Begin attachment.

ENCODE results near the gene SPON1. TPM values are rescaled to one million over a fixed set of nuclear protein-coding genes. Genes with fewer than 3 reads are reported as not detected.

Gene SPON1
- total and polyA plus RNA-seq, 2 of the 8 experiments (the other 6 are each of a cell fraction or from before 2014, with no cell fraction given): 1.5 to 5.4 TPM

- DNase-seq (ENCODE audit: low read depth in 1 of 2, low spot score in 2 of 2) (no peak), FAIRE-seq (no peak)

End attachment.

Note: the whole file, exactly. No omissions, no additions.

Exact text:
ENCODE results near the gene SPON1. TPM values are rescaled to one million over a fixed set of nuclear protein-coding genes. Genes with fewer than 3 reads are reported as not detected.

Gene SPON1
- total and polyA plus RNA-seq, 2 of the 8 experiments (the other 6 are each of a cell fraction or from before 2014, with no cell fraction given): 1.5 to 5.4 TPM

- DNase-seq (ENCODE audit: low read depth in 1 of 2, low spot score in 2 of 2) (no peak), FAIRE-seq (no peak)